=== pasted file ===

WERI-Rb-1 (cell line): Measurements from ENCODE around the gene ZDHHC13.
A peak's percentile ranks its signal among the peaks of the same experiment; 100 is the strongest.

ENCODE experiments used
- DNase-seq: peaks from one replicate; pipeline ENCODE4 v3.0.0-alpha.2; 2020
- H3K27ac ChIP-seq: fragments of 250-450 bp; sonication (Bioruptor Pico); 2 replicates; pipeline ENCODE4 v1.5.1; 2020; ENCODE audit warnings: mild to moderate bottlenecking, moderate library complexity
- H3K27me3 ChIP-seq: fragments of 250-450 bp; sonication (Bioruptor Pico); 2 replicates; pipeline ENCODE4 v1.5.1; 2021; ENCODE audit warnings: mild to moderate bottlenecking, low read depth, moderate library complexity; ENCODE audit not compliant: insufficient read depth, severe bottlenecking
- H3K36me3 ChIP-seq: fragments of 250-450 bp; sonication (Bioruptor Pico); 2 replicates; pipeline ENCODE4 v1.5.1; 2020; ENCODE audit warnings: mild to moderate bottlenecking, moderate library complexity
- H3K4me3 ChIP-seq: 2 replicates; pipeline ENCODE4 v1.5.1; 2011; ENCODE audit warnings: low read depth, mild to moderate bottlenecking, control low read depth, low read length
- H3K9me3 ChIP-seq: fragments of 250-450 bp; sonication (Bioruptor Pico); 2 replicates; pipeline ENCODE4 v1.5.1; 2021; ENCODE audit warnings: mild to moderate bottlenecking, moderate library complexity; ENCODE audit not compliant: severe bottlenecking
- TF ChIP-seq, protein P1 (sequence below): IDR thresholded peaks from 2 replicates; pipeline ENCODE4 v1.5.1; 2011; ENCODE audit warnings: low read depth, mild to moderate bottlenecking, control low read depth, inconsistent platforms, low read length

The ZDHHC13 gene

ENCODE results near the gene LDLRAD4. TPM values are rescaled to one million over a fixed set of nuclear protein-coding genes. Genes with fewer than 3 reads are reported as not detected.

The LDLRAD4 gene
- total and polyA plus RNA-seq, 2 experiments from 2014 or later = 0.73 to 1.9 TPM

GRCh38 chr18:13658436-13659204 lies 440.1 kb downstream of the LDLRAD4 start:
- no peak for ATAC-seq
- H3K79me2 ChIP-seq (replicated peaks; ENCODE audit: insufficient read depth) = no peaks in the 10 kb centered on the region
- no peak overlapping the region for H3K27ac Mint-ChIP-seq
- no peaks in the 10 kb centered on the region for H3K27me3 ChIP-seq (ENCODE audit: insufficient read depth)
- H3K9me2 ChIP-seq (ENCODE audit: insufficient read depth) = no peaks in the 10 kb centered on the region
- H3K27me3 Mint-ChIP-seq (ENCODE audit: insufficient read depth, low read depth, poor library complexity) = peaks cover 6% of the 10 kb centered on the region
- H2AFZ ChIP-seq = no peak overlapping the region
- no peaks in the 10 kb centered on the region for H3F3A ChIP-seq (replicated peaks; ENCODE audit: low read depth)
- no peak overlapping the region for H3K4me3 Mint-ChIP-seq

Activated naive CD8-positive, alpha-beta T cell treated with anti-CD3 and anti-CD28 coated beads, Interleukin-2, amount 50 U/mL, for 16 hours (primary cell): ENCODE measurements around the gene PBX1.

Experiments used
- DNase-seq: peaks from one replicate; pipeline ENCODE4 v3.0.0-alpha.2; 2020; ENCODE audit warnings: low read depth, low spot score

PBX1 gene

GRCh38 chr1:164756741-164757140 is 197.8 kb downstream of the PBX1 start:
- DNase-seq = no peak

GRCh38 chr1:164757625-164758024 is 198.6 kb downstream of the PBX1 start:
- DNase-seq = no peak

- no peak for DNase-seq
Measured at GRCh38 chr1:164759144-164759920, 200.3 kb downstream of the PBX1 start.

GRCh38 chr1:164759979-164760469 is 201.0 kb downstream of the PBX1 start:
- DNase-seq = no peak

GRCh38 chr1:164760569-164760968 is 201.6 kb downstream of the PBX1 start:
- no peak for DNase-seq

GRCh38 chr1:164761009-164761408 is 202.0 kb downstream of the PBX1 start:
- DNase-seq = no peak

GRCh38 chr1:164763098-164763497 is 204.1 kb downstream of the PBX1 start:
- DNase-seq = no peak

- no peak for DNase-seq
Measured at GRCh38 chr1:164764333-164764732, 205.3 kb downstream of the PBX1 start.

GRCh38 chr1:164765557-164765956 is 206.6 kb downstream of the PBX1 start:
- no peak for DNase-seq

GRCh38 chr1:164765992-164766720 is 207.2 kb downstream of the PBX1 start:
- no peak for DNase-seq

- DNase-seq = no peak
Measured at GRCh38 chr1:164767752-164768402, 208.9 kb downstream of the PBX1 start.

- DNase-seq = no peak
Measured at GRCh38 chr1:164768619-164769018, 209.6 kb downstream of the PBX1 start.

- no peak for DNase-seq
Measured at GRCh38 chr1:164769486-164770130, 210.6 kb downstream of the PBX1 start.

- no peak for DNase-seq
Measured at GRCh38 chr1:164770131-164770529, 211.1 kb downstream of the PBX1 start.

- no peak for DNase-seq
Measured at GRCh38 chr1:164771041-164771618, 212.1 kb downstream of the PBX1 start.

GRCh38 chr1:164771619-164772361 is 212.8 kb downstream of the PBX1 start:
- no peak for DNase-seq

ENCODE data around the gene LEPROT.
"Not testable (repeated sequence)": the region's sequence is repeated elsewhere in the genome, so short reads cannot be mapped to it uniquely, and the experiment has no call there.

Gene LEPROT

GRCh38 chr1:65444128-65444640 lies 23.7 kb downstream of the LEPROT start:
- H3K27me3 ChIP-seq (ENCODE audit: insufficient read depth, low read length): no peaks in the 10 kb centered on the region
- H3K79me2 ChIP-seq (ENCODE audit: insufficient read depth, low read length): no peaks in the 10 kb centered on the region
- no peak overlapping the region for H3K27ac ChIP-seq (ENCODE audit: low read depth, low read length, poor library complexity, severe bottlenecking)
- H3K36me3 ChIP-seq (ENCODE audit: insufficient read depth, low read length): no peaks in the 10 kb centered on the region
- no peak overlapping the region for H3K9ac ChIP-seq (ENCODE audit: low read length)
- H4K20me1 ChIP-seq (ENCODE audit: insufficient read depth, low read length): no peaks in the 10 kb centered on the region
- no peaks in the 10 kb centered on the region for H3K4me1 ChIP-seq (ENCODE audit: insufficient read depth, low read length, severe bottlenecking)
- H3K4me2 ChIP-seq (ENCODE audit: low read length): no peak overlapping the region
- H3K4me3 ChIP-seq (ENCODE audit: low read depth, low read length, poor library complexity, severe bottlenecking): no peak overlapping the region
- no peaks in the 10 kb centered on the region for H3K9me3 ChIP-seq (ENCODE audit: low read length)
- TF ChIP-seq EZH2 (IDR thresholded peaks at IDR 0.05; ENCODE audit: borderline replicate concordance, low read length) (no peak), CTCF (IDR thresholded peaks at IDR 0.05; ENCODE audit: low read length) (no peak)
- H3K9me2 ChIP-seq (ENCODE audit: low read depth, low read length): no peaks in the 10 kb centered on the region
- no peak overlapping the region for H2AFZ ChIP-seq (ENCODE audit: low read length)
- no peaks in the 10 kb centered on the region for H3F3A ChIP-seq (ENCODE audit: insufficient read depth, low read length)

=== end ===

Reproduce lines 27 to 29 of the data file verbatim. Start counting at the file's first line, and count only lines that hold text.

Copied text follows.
- DNase-seq: peaks from one replicate; pipeline ENCODE4 v3.0.0-alpha.2; 2020; ENCODE audit warnings: low read depth, low spot score

PBX1 gene

GRCh38 chr1:164756741-164757140 is 197.8 kb downstream of the PBX1 start: